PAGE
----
From the start of this year, according to government agencies, the 2020 U.S. presidential election was said to be one of the “safest” elections to be conducted to date. Compared to the 2016 U.S. elections, voting machines are almost risk-free; the systems leave no trace of the paper record’s history. Also, this time, the government has gone all-in to ensure election security from criminal actors. Chris Krebs, director of DHS (Department of Homeland Security) cybersecurity, in an election awareness video said he’s never been more sure of a safe election than this.
Security officials released the video last month, informing about election cybersecurity. However, the harsh reality is, the Russian cyberattacks during the 2016 elections have not entirely disappeared. To avoid the recurrence of that episode, experts suggested that the government spend billions of dollars building a robust cybersecurity system; however, Congress spent only a fraction of that. Meanwhile, social media companies dominate control over influence operations and propaganda on social media; the government seems to take no action. Cybersecurity experts insist the social media is still spreading fake news, and American users in some way have helped the spread of this fake news.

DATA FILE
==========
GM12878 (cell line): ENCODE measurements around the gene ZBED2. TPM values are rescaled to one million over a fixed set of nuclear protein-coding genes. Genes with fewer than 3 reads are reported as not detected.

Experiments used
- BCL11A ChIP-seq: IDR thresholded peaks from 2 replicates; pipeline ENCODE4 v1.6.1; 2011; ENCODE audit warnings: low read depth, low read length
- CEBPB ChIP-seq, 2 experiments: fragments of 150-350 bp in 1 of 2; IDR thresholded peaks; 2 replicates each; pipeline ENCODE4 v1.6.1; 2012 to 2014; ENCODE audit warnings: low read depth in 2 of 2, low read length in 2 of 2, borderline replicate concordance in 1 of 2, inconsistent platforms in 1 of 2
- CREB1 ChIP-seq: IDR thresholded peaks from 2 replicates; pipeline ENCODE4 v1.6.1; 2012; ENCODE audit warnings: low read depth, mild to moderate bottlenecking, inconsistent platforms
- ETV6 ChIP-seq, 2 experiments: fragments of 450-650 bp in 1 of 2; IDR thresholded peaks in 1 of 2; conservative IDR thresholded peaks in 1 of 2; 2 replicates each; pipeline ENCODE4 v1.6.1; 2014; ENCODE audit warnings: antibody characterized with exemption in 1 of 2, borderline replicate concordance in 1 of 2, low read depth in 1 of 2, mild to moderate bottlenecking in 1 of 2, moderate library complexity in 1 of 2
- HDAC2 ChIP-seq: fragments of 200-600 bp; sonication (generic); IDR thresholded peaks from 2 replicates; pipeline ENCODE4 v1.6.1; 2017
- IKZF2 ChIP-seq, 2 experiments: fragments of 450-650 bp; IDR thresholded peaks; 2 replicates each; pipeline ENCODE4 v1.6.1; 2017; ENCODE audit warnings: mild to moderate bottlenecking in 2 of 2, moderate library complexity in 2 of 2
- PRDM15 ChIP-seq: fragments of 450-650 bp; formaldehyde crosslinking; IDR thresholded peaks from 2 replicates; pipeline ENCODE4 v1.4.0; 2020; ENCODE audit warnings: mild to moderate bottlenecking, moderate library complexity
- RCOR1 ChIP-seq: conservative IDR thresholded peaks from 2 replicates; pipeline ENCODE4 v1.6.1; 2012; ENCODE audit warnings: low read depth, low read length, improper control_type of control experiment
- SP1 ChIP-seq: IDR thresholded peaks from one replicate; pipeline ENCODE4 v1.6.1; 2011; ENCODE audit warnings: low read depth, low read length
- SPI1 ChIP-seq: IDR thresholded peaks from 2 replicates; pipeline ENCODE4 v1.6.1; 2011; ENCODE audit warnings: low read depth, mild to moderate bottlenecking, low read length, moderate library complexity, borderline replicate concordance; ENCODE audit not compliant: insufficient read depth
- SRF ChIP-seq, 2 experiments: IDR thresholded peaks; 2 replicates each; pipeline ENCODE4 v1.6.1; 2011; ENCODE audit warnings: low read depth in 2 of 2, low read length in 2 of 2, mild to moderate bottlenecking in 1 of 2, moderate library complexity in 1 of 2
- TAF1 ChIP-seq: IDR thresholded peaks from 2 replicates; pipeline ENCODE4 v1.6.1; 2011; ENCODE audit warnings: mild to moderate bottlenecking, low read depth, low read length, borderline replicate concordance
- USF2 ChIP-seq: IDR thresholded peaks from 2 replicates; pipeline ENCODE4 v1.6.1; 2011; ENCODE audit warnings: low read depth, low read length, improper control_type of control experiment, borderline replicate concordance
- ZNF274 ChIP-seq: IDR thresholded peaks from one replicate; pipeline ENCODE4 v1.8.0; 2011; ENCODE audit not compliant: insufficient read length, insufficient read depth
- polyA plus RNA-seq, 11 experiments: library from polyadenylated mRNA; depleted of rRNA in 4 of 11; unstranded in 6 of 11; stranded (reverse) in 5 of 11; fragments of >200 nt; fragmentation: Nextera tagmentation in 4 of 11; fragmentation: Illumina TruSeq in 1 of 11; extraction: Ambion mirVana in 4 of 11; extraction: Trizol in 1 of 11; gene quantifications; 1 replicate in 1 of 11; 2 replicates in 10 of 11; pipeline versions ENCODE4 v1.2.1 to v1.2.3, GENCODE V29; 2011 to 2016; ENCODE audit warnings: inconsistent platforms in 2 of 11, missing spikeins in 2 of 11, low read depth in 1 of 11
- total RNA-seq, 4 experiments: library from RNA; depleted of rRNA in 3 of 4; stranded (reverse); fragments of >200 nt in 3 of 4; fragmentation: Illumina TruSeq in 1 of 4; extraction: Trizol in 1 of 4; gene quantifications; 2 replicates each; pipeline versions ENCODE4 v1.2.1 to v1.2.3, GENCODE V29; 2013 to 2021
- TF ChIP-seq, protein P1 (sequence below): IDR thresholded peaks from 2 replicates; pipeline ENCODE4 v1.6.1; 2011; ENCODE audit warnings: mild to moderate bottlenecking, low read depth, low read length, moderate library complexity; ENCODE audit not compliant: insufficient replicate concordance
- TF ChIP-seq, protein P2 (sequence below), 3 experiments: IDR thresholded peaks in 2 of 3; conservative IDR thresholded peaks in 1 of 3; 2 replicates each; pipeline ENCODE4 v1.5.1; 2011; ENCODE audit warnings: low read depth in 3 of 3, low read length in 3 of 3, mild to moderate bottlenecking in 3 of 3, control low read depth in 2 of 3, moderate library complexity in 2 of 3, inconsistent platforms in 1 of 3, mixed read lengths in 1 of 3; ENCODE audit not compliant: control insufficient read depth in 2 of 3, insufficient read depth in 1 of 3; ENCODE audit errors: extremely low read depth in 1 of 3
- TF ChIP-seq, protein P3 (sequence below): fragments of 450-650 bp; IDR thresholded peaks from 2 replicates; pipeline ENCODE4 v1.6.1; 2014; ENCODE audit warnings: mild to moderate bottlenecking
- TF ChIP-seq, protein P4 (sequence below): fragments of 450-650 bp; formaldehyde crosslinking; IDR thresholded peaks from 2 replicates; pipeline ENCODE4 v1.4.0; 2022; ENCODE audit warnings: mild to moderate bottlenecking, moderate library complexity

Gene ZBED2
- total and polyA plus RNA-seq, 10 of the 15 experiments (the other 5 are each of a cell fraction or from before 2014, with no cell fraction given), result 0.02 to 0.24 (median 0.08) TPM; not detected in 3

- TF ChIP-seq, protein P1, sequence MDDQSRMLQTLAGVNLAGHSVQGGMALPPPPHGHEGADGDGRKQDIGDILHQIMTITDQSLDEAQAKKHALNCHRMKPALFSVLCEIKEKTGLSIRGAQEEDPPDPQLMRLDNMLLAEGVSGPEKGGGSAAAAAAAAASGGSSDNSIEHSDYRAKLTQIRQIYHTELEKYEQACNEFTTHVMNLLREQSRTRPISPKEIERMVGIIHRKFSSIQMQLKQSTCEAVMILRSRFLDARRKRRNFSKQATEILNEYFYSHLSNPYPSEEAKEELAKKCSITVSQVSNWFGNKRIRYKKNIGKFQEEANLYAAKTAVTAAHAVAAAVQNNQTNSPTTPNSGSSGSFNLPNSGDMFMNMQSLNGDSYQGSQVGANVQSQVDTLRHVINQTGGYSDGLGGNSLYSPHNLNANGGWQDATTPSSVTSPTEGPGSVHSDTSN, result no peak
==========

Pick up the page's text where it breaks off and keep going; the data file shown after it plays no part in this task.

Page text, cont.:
According to NPR, “experts agree that actual votes themselves would probably be the most difficult part of an election to hack successfully. The problem has only gotten tougher. In 2016, nearly 28 million voters cast ballots that did not have a corresponding paper trail: a major cybersecurity red flag.” Meanwhile, almost every American suspects that some foreign foe may impact the vote count; no evidence suggests that such a thing happened in the 2016 presidential elections. It includes the incident where Russian hackers breached into the registration databases.
“Stark says that the way officials can demonstrate through public auditing is a process that not every state uses. Even among the countries that do some audit, only a few do what is considered the “gold standard” of post-election audits, called risk-limiting audits. Sen. Ron Wyden, D-Ore., has proposed legislation to mandate such audits nationwide, but election reforms have gained little to no traction with the Republican-controlled Senate,” says NPR.
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